In the Battlefields

Danielle Arbid on her East Beirut classic

Maarek Hob (Dans les Champs de Bataille/In the Battlefields) marks the feature film debut of Danielle Arbid. Telling the story of a besieged Christian family in East Beirut during the Lebanese civil war, the film centers on twelve-year-old Lina and her friendship with her free-spirited aunt’s maid, Siham. Coming from a documentary background, which includes On The Borders, a depiction of life on the border between Israel and Lebanon, Arbid’s cinematography is notable for its naturalistic style. Natural sunlight often refracts the growing distances between the characters in the film, and the frequent sex scenes are shot with a close-up, breathless intensity. The film was awarded the Grand Prix at this year’s Biennale des Cinémas Arabes in Paris. We caught up with Arbid at the Cannes Film Festival, where Maarek Hob — included in the Critics’ Week selection — had its debut.

Bidoun: How did the premise of the film materialize?

Danielle Arbid: The story was with me. It’s not just a story. It’s also feelings and emotions. There are autobiographical elements to the film. I don’t want to say what is true and what is fiction because it’s cinema. I’m not making a documentary about my life.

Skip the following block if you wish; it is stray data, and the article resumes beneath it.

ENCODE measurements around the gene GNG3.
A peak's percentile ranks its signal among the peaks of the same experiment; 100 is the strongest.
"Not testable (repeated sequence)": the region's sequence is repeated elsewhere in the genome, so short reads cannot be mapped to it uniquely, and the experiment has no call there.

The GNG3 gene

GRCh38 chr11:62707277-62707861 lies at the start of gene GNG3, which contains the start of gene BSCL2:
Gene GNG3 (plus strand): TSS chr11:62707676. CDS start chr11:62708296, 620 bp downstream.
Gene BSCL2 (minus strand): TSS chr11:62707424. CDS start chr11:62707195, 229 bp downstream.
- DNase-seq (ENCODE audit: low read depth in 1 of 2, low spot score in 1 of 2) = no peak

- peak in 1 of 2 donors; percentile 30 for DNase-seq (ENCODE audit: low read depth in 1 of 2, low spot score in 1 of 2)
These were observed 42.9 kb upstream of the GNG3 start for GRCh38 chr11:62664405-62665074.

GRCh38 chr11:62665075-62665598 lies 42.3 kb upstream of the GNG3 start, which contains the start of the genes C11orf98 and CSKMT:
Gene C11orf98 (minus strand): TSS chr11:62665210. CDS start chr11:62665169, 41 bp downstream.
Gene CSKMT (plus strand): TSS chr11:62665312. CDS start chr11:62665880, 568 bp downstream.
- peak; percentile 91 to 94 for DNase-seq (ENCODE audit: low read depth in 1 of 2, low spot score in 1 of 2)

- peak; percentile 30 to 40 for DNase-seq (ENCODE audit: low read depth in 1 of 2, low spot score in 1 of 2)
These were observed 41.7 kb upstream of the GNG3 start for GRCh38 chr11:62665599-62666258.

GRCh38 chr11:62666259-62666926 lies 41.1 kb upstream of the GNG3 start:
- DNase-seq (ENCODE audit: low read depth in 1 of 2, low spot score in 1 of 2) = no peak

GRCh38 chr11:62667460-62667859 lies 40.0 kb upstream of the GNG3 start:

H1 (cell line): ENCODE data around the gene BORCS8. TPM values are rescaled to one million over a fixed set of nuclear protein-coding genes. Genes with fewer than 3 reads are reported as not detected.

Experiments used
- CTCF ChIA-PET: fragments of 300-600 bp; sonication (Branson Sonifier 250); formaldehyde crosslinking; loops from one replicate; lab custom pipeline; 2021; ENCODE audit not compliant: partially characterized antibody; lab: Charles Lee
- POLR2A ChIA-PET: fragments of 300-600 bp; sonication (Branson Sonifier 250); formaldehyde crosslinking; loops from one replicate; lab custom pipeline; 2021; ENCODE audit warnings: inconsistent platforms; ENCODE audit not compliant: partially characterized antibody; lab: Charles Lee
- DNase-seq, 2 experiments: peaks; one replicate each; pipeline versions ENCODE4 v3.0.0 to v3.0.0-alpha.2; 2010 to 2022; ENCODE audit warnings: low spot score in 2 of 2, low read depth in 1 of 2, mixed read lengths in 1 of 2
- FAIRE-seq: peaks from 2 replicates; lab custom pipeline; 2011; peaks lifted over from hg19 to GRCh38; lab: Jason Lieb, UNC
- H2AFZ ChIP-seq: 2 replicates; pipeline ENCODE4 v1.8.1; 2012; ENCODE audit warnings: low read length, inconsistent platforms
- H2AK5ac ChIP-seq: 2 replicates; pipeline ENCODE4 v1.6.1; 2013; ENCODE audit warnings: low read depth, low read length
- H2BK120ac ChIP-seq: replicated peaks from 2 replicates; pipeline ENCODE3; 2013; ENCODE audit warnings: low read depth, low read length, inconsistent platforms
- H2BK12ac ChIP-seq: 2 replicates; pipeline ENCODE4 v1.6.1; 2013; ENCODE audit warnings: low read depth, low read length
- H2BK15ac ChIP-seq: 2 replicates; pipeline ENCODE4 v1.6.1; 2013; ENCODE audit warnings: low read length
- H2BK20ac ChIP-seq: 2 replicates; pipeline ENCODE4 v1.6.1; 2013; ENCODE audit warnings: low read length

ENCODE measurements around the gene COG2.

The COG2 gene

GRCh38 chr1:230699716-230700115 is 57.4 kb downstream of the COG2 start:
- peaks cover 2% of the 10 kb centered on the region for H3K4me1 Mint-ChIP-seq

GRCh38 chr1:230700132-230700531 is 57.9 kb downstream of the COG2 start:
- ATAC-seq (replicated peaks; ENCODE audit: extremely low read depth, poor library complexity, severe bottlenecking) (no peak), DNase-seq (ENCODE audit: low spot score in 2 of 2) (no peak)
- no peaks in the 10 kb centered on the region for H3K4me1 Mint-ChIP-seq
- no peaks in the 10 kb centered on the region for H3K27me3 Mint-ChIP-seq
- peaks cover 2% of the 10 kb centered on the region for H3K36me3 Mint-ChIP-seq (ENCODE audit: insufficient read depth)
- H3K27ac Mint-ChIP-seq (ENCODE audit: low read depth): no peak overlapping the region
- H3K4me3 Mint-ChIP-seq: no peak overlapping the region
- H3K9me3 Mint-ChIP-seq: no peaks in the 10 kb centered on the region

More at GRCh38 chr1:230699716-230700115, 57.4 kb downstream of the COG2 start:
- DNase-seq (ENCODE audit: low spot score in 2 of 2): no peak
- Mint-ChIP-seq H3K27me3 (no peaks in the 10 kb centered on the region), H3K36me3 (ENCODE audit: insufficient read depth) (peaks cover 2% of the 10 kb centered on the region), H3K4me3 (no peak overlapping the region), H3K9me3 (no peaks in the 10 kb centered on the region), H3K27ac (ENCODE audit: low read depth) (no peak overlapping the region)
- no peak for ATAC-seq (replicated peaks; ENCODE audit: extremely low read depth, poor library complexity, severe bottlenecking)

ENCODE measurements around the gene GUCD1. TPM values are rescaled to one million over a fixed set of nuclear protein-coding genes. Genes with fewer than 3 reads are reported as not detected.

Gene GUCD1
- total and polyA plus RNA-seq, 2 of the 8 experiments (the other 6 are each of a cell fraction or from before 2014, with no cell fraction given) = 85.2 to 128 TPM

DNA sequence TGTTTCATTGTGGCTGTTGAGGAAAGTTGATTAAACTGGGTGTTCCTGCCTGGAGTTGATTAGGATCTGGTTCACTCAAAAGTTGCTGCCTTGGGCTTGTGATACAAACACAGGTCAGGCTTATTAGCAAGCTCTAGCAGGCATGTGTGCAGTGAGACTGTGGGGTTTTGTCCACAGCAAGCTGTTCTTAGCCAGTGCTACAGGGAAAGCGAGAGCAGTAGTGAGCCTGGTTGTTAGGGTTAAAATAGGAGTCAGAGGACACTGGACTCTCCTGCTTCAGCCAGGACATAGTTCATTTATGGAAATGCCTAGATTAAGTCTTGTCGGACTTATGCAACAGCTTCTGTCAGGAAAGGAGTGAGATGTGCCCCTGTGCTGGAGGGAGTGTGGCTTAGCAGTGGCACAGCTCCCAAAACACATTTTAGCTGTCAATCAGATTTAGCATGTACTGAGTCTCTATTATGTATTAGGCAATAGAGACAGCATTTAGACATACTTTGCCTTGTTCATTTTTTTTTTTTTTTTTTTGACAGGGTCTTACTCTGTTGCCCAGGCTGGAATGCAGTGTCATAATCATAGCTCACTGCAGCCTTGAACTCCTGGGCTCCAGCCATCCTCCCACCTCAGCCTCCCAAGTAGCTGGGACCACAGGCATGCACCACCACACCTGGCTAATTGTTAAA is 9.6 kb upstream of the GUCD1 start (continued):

Bidoun: The film is set during the Lebanese civil war. How much did the war personally influence and affect your life?

DA: As all Lebanese who lived in Beirut during the war, or in Lebanon during the period 1975-90, we were touched by the civil war. We lived in it and we somehow accepted it as normal life. It lasted fifteen years, so everyone in Beirut who got married during the war, or had children during the war, will tell you that life continued. That is why it is very important to show the war not as an exotic thing, but just as one way of living life. When I was a kid I used to think this was normal, that the whole world lived in war. I didn’t know what peace was. We are human beings and we accept and adapt. Otherwise we will kill ourselves. So here the war also becomes a metaphor about the interior war between people that live in this family. This interior war is much more cruel and tough than the war outside. The war outside is waged against everybody. There’s a justice to it. The war inside is only waged against the girls. This is how I lived it.